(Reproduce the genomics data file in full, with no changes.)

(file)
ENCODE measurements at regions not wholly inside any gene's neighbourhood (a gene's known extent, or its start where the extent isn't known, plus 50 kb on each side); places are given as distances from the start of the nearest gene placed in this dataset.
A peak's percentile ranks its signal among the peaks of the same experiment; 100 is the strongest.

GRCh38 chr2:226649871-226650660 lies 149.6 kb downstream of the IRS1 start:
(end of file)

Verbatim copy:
ENCODE measurements at regions not wholly inside any gene's neighbourhood (a gene's known extent, or its start where the extent isn't known, plus 50 kb on each side); places are given as distances from the start of the nearest gene placed in this dataset.
A peak's percentile ranks its signal among the peaks of the same experiment; 100 is the strongest.

GRCh38 chr2:226649871-226650660 lies 149.6 kb downstream of the IRS1 start: